I’m not going to work today. I went yesterday and put in 5 hours moving my stuff from the library to my new classroom. Wouldn’t you know it? My new room is at the farthest point in the building from my old location. I must have traveled at least a couple of miles yesterday. Put stuff in boxes, put it on a cart, push it down to my new room, find someplace to unload it, go back and start again. Of course, it not as easy as simply picking something up and moving it to the new room. I’m sorting and organizing and throwing stuff out. My old location has been a storage room where we used to keep 1700 laptops. That means the entire room is full of shelving. It actually accommodates a lot more stuff than the new room even though the new room is at least five times bigger. It may be a lot bigger but it has 30 computer stations with chairs and 30 student desks. My new room has a file cabinet, a small portable closet, a bookshelf (that’s filled with textbooks) and two desks.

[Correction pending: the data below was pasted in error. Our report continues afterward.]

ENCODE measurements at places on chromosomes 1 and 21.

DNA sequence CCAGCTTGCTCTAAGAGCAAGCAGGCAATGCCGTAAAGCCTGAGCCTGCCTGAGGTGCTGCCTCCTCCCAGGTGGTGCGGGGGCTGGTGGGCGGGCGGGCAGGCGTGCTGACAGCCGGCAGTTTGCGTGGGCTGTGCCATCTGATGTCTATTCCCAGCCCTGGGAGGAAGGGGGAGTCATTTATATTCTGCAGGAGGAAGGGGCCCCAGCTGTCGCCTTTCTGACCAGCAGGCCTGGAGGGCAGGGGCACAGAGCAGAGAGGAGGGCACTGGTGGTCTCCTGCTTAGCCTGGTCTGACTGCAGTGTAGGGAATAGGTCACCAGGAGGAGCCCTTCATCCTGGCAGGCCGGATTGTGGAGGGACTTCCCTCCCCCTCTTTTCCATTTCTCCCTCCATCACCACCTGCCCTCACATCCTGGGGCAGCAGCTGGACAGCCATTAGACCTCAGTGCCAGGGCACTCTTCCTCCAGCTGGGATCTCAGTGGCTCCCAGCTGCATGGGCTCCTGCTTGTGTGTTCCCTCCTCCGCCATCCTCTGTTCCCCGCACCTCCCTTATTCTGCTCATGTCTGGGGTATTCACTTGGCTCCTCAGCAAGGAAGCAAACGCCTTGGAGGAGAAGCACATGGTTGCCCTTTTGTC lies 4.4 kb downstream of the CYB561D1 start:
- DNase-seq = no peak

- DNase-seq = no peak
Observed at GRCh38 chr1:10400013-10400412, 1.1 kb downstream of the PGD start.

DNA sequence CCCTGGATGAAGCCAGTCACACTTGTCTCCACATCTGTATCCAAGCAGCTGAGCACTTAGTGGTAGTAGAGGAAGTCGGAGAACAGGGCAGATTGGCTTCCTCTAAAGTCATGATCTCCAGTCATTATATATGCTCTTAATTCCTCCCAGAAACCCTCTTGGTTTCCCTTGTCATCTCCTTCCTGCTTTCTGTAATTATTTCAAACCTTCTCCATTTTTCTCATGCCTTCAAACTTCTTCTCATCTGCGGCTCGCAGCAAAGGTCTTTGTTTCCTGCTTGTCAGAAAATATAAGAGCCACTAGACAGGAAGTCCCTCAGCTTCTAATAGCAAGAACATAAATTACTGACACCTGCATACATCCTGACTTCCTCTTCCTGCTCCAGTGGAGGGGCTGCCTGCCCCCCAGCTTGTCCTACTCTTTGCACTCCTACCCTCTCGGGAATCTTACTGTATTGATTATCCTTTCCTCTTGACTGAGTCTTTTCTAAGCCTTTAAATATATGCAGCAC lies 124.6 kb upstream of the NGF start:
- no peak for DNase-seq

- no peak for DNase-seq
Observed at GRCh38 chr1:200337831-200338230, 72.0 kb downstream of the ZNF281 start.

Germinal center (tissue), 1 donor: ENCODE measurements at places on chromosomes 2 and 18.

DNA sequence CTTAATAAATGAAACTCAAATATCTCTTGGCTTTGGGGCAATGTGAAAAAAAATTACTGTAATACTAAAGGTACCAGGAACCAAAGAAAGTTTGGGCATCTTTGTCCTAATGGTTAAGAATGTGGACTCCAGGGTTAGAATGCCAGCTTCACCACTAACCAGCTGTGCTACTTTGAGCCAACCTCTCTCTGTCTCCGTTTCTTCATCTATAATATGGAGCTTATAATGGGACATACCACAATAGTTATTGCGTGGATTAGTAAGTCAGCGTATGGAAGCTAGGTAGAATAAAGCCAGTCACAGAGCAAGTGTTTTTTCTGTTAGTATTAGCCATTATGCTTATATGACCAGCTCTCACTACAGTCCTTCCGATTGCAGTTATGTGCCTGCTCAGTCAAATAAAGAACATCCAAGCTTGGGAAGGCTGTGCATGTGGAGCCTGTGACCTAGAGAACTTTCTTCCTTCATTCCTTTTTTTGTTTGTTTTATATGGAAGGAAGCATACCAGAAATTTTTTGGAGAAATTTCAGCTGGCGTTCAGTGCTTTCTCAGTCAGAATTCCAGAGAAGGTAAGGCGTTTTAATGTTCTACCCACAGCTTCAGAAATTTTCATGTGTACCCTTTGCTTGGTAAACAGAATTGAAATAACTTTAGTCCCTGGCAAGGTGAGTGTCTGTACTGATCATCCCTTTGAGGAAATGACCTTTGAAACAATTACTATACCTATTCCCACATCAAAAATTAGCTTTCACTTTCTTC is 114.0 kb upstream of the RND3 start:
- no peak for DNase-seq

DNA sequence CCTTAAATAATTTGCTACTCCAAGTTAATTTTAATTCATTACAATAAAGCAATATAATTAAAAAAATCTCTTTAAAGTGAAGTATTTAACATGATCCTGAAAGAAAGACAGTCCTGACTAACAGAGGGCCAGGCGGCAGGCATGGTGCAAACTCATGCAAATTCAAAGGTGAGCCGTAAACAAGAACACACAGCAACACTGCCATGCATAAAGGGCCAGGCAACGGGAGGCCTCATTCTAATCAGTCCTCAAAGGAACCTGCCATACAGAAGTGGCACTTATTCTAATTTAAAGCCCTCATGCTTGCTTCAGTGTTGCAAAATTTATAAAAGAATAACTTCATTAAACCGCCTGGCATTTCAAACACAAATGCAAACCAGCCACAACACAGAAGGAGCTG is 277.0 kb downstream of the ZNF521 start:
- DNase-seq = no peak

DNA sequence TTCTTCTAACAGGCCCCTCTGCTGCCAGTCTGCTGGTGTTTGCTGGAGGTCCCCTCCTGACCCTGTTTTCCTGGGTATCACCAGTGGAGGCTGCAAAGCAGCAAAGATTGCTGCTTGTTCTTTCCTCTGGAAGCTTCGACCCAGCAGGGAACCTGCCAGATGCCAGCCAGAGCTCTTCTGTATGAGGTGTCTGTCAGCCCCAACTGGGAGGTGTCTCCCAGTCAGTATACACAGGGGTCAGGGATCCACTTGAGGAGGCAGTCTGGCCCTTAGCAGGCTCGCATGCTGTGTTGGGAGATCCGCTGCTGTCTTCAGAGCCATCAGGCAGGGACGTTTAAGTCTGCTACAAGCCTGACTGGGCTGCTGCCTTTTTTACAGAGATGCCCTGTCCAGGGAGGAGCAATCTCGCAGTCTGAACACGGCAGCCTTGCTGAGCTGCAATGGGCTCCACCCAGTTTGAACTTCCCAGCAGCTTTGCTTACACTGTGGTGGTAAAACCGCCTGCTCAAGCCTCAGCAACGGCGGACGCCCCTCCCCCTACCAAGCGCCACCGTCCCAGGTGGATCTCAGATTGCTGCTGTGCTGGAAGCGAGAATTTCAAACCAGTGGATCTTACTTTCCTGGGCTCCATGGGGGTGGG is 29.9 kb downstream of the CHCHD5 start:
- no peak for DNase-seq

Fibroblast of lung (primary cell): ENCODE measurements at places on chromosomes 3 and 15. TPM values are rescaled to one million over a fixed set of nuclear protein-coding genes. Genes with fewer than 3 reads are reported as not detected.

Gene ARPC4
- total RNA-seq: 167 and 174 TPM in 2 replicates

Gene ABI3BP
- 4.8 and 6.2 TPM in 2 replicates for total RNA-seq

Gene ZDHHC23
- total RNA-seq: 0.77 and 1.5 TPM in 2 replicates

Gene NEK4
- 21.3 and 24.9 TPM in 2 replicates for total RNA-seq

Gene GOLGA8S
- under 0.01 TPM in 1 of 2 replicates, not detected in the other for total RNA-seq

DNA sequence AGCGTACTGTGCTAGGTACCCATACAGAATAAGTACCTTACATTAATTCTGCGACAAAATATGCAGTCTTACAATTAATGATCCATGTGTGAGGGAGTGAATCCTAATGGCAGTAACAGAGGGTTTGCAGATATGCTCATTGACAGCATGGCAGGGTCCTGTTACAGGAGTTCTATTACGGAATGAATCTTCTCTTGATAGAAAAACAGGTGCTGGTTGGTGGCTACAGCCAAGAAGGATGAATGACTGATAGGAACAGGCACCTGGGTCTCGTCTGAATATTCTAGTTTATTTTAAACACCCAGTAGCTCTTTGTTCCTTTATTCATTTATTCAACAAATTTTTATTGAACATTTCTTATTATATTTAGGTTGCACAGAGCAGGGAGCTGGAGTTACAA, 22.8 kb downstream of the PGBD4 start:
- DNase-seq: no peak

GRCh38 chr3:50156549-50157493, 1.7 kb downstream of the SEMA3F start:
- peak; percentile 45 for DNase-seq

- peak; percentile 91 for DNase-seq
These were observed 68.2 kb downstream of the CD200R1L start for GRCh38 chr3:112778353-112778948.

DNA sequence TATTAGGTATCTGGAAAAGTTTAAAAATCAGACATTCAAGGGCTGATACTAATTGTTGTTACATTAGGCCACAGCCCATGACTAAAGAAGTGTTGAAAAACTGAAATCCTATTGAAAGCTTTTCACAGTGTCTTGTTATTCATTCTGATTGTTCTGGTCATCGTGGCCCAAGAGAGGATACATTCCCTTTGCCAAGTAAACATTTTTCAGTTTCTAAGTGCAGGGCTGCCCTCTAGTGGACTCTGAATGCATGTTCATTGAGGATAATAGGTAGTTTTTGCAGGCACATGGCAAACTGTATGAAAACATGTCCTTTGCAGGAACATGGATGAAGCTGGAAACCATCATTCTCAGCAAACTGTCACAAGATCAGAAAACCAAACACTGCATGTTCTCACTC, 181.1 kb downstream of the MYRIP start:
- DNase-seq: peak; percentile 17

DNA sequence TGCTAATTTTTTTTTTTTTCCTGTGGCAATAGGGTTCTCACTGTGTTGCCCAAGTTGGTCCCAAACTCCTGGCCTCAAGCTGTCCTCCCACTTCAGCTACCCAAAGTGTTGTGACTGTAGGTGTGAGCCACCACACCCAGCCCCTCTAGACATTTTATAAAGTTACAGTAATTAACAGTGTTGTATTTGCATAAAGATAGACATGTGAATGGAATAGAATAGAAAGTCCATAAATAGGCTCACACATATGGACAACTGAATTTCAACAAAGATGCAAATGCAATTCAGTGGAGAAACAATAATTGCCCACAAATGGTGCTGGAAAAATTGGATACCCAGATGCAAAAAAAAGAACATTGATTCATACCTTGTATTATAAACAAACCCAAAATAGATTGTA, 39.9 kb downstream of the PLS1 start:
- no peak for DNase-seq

At this time of the year, teachers place furniture they don’t want out in the halls and it’s available on a first come, first served basis. I managed to salvage another filing cabinet and a couple of tables.
All in all, it was a lot of work and I don’t feel like doing more of it today. The library was full of teachers attending a professional development session and I felt inhibited trying to move stuff. In fact, I had trouble finding a parking spot when I arrived. I had to park on the grass because our school is the site of a conference this week. I was trying to be quiet but my cart was squeaky and I was climbing on stepladders and lugging big boxes. I’m sure it was a distraction. Gives me a good excuse to stay home today.